3

Imagine you have a simple 2D Point object with two setters and getters.

template <typename T>
class Point
{
public:
    Point(T x, T y);

    T getX() const;
    T getY() const;

    void setX(T x);
    void setY(T y);

private:
    T _x;
    T _y;
};

But I want to work with this class in more 'scriptable-like' syntax. Something like :

auto point = Point<double>(10, 10);
point.x = 20;
point.y = point.x + 10;

You will say, just use a struct with public variable :

template <typename T>
struct Point
{
    T x;
    T y;
};

Yes, but I want to keep the privacy of the parameters and extend the class with some methods. So another idea is to make a wrapper helper that add operator alias to the setters/getters :

template <typename T, typename Get,  Get(T::*Getter)() const,
                      typename Set, void(T::*Setter)(Set)>
struct ReadWrite
{
    ReadWrite(T& ptr) : ptr(ptr) {}

    inline void operator= (Set const& rhs)
    {
        (ptr.*Setter)(rhs);
    }

    inline Get operator()()
    {
        return (ptr.*Getter)();
    }

private:
    T& ptr;
};

OK, I just modify my Point class to do the work :

template <typename T>
class Point
{
public:
    Point(T x, T y);

    T getX() const;
    T getY() const;

    void setX(T x);
    void setY(T y);

private:
    T _x;
    T _y;

public:
     ReadWrite<Point<T>, T, &Point<T>::getX, T, &Point<T>::setX> x;
     ReadWrite<Point<T>, T, &Point<T>::getY, T, &Point<T>::setY> y;
};

By adding some arithmetics operators ( + - * / ), I can use it like that:

auto point = Point<double>(10, 10);
point.x = 20;
point.y = point.x + 10;

Here, point.x is ok in case of operator overloading in the form:

template <typename T, typename V> inline T operator+(ReadWrite<T> const& lhs, V const& rhs) { return lhs() + rhs; }
template <typename T, typename V> inline T operator-(ReadWrite<T> const& lhs, V const& rhs) { return lhs() - rhs; }
template <typename T, typename V> inline T operator*(ReadWrite<T> const& lhs, V const& rhs) { return lhs() * rhs; }
template <typename T, typename V> inline T operator/(ReadWrite<T> const& lhs, V const& rhs) { return lhs() / rhs; }

If I want use this syntax, but without parenthesis on point.x getter :

auto point = Point<double>(10, 10);
auto x = point.x();

I extend the ReadWrite helper with:

template <typename T, typename Get,  Get(T::*Getter)() const,
                      typename Set, void(T::*Setter)(Set)>
struct ReadWrite
{
    ReadWrite(T& ptr) : ptr(ptr) {}

    inline void operator= (Set const& rhs)
    {
        (ptr.*Setter)(rhs);
    }

    inline Get operator()()
    {
        return (ptr.*Getter)();
    }

    inline operator auto() -> Get
    {
        return operator()();
    }

private:
    T& ptr;
}; 

Now with no parenthesis:

double x = point.x; // OK, x is my x value (Point).
auto x = point.x;   // Wrong, x is my ReadWrite<T> struct.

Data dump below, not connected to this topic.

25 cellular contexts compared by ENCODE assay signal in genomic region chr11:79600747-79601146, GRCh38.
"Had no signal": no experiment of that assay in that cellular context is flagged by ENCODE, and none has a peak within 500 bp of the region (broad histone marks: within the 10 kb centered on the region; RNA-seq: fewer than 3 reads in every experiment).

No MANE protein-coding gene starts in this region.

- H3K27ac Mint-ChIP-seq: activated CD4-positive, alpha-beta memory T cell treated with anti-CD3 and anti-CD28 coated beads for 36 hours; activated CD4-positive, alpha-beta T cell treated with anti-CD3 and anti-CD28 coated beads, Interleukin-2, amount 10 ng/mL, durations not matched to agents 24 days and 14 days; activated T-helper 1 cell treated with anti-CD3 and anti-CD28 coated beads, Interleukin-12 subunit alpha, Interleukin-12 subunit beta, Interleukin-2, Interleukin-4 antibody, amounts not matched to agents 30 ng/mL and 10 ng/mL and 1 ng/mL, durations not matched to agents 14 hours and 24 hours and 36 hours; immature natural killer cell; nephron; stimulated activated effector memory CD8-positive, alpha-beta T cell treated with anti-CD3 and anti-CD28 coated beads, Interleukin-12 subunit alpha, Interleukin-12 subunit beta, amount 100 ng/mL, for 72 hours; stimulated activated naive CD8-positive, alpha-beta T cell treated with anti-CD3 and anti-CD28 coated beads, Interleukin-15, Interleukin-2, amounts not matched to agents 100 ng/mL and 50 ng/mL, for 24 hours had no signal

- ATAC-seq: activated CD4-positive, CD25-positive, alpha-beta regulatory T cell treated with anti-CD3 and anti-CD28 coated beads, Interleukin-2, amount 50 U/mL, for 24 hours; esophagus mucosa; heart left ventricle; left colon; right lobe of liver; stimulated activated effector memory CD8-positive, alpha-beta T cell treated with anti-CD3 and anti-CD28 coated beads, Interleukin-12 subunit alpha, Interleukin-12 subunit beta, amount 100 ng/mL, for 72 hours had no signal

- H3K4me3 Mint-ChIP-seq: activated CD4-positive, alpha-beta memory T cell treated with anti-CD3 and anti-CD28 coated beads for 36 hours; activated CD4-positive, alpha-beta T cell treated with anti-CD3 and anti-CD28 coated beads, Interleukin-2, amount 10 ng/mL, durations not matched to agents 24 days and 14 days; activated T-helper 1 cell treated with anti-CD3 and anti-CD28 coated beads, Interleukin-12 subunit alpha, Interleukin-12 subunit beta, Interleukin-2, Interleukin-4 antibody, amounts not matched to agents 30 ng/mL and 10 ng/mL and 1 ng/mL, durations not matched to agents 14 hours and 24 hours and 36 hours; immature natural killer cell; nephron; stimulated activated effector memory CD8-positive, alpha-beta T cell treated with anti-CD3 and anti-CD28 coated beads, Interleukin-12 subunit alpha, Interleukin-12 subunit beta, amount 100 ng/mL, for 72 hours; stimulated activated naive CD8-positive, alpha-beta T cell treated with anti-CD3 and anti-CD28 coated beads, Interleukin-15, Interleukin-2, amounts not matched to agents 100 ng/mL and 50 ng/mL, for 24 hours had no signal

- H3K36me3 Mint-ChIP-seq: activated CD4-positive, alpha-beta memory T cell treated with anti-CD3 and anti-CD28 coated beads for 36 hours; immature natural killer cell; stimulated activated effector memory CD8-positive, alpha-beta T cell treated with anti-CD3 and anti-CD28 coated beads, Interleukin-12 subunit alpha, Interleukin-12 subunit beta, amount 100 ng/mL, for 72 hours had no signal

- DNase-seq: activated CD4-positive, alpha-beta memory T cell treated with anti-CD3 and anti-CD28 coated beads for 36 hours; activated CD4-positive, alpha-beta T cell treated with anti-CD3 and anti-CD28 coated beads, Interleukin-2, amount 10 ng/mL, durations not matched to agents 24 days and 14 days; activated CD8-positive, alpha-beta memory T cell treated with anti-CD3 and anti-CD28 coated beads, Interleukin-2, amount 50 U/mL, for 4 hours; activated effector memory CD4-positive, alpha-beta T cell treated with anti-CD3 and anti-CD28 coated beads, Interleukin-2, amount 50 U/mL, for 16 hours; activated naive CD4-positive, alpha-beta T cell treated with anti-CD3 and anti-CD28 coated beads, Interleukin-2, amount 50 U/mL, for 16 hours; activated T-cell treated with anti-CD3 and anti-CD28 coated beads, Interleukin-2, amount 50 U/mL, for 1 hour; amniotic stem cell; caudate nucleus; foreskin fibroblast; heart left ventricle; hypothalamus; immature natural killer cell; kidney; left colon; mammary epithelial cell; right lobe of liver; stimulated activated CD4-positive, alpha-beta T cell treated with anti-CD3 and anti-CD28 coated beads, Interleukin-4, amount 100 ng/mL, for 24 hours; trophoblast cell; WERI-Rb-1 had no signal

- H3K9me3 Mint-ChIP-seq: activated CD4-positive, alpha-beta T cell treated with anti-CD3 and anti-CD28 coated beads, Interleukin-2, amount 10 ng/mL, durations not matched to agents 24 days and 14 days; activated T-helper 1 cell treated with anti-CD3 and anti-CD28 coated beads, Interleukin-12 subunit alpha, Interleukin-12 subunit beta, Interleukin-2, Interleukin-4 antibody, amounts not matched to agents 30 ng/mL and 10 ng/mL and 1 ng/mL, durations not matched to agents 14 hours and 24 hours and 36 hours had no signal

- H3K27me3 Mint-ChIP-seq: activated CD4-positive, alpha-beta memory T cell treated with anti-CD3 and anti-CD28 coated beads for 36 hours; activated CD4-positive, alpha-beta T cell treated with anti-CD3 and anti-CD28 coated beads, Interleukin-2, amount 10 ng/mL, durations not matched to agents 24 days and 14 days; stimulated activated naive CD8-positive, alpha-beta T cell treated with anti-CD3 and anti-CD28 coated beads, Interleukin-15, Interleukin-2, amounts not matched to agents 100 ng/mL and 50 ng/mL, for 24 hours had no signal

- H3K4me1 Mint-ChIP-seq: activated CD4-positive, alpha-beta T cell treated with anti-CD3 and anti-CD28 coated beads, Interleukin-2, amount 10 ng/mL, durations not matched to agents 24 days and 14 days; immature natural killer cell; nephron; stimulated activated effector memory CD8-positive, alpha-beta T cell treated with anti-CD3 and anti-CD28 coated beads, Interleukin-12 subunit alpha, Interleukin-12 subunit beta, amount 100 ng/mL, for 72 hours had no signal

What is wrong with the overloading of the auto operator?

Thank you very much for your answer.

  • 1
    C++ doesn't have properties like, say, C# does. There's no really super-awesome way of doing that. Michael Litvin's answer using a Property template gets close, q.v.: stackoverflow.com/questions/8368512/… – Eljay Apr 5 '19 at 19:55
  • Note: I've used something like Michael Litvin's technique in order to set a breakpoint on when a variable (turned into property-esque-ish) is modified. Super useful as a debugging technique, but then I remove that code scaffolding when done. – Eljay Apr 5 '19 at 19:57
  • 5
    @DanielLangr In this case no because it is a conversion operator. The return type is the name of the function essentially. inline operator auto() -> Get is the same as just writing inline operator Get() – NathanOliver Apr 5 '19 at 20:00
  • 1
    @NathanOliver Didn't know that, thanks for clarification. – Daniel Langr Apr 5 '19 at 20:01
  • 1
    @MaximeCoorevits No. I'm writing an answer right now explaining why. Just a minute for that. – NathanOliver Apr 5 '19 at 20:04
7

There is nothing wrong with your class. The problem is how auto deduces types. The thing you have to remember about auto is it basically follows the rules for template argument deduction and the main thing about that is no implicit conversion will be done. This means that in

auto x = point.x;

You say compiler, give me a variable named x that has the type of the initialization expression. In this case point.x is a ReadWrite<Point<T>, T, &Point<T>::getX, T, &Point<T>::setX> so that is the type x gets. The only way to change that is to change what the initialization expression returns.

Unfortunately I'm not sure how you could do that. Proxy objects don't play well with auto type deduction as we pick up their type, not what they are mimicking.

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